Given how fast cybersecurity is evolving, good analytical skills are more valuable than knowing a particular technology, Levesque adds. "The technology that you may use today might be obsolete tomorrow," she says.
To help non-traditional hires get going in their jobs, RSA offers a combination of on-the-job training, company-sponsored training, and funding for external training and education programs. Plus, RSA offers proprietary training to customers on its products, so employees get that, as well. "We drink our own champagne at RSA," Levesque says.
The war for talent
When it comes to hiring the best, most experienced people, there's a war on. Companies have to step up both their offensive and defensive capabilities in order to find and retain the talent they need. "The people you want already have jobs," says Bob Heckman, VP and CISO at Vienna, Virginia-based Criterion Systems, Inc.
To get to the best people, to those who are successful and happy in their jobs, and aren't actively job hunting, takes work. One successful strategy is to draw on the personal connections of your own employees, Heckman says.
"We have a cybersecurity architect who is brilliant, and his personal reputation draws other people like him," he says. That means that the current employees have to be able to make friends, build reputations and personal networks. "Not only do we encourage it, we make them do it," says Heckman. "We make them attend cyber functions that aren't sales."
That includes participating in more technically advanced, smaller meetings. It also includes very private events that the company has access to because of the classified work that it does.
A company also has to be careful not to come off as too predatory when meeting people at industry events, he adds. "If you come off looking like you're using it as a recruiting event, they all leave," he says. "It has to be natural."
It can take time, he adds. "A lot of companies actually maintain your own personal database of cyber talent that they continue to track through their careers," he says. "They continue to actively reach out to these folks and see what they're doing in their careers and if they're doing anything new, maintaining the relationships in the community."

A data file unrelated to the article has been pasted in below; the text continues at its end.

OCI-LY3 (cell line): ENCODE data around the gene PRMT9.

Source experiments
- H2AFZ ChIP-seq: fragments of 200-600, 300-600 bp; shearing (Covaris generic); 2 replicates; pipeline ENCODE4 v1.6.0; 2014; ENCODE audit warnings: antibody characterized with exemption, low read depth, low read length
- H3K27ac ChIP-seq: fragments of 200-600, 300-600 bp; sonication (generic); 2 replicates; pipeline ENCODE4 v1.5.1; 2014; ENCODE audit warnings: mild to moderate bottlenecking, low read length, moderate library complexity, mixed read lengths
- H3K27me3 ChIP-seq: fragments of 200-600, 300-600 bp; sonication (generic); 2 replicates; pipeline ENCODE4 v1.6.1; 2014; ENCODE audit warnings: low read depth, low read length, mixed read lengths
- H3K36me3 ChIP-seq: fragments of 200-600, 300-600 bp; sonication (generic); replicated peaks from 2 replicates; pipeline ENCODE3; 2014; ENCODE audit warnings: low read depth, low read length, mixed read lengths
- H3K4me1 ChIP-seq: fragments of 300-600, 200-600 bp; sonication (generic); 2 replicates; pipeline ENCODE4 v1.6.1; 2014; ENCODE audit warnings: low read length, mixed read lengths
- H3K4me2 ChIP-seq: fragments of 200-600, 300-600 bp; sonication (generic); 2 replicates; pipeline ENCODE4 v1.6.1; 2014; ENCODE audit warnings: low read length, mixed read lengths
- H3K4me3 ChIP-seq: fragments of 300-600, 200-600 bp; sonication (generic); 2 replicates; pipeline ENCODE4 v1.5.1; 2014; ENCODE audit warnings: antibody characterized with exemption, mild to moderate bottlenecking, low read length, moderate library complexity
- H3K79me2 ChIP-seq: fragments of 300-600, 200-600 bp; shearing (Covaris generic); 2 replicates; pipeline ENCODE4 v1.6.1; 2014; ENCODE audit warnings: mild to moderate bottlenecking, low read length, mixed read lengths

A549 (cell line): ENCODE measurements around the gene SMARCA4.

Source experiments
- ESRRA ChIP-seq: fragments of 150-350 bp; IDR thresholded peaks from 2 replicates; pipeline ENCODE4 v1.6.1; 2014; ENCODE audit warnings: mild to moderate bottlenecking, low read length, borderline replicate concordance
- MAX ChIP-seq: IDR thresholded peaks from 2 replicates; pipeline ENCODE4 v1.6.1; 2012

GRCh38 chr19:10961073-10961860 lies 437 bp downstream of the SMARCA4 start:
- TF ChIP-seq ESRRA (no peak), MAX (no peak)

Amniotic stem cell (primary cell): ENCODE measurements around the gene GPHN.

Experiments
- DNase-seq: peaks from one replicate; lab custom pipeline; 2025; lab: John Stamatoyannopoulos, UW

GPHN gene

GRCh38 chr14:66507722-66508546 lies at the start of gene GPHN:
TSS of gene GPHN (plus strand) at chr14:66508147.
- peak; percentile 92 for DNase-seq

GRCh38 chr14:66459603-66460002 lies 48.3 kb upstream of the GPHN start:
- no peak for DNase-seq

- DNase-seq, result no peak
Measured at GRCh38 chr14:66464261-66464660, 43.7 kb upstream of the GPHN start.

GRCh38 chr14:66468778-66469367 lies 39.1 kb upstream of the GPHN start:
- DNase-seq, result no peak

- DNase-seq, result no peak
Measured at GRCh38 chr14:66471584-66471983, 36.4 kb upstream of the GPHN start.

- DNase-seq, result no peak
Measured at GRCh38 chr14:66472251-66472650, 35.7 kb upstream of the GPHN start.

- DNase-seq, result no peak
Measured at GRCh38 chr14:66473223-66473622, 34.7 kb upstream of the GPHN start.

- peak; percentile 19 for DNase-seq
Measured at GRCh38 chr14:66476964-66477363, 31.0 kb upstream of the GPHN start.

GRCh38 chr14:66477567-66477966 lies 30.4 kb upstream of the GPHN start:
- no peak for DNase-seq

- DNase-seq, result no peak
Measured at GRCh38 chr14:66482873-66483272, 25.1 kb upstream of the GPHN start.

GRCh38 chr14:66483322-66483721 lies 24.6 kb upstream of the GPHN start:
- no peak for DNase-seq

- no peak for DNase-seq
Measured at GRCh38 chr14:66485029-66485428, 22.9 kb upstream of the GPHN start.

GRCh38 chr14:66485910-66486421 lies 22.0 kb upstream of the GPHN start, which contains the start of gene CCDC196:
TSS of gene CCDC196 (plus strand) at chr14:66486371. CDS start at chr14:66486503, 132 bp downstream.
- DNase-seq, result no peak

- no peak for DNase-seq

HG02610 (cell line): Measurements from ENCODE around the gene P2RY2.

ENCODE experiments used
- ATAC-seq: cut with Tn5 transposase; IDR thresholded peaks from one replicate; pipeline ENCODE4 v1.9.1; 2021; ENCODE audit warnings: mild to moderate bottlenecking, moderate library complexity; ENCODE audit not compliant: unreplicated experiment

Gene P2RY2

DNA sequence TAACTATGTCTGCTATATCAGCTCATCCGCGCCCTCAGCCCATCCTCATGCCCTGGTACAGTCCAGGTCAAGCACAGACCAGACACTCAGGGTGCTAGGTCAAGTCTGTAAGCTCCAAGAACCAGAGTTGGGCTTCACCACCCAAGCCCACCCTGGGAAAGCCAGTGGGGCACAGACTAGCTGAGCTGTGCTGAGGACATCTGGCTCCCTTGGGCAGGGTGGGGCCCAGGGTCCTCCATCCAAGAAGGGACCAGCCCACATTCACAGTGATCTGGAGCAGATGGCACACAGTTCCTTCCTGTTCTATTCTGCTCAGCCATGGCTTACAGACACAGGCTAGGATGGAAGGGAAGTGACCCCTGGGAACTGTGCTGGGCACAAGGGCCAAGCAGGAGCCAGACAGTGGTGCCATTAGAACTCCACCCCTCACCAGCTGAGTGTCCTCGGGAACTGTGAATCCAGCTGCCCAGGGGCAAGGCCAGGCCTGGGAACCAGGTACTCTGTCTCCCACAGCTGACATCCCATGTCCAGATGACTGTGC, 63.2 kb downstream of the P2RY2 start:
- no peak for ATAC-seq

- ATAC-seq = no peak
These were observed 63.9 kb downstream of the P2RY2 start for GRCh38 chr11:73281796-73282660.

Then, to bring those people in, and keep them, takes a good understanding of what they really want from their jobs. "Cyber people are special," says Christy Cooper, Criterion's senior recruiter specializing in cybersecurity.
To keep them happy, the company focuses on helping them develop their careers, investing in continuing education as well as project-related certifications. To keep people from getting burned out, they can cycle through different security jobs at the company that helps make them more well-rounded. Happy employees also help with recruitment, Cooper adds.
"Make sure that the team that is already on the ground and working demonstrates that they enjoy what they do," Cooper says. "If you enjoy the people you work with, enjoy the mission, that comes across. People want to come work for you."
Growing the pie
One of the biggest challenges the cybersecurity profession faces is getting people into the pipeline early, and there have been a number of different industry efforts to address that. According to a 2017 study by Raytheon, the number of young adults aware of what cybersecurity professionals do has been going up.
In 2015, 46 percent of young men and 33 percent of young women were aware about cyber careers, and that increased to 54 percent of young men and 36 percent of young women in 2016. Interest in cyber careers is also going up, with 43 percent of men and 30 percent of women saying they were more likely to go into cybersecurity than they were a year before. The number of U.S. millennials who says that there are cybersecurity programs or activities available to them has increased from 57 percent in 2015 to 70 percent last year.
One of the companies offering such activities is IBM with its Hacker Highschool project for teens and young adults. IBM is also investing in vocational training and coding camps, skills-based certifications, associate degree programs, and training programs for military veterans. According to the company, nearly 20 percent of the security employees IBM hired since 2015 have non-traditional "new collar" backgrounds.
Other companies are also trying to help improve cybersecurity education. Germany-based NTT Security, for example, is working to develop relationships with universities that help the company go beyond just participating in career fairs. "We have employees who participate in advisory boards to help universities develop relevant curriculum for careers in cybersecurity," says Stewart Brooks, NTT’s director of global talent acquisition. That includes the University of Nebraska-Omaha, Dakota State University, Robert Morris University and the Pittsburgh Technology College.
In addition, the company is sponsoring SANS Institute trainings and certifications through the Vet Success Program. "The SANS Institute also has a newer program which focuses on women in the cybersecurity field," Brooks added. "This is something that we are looking at partnering with them as well."
Palo Alto Networks is looking even earlier in the pipeline, with a partnership with the Girl Scouts. Girls in grades starting with kindergarten will be able to work on their cybersecurity badges starting this coming September.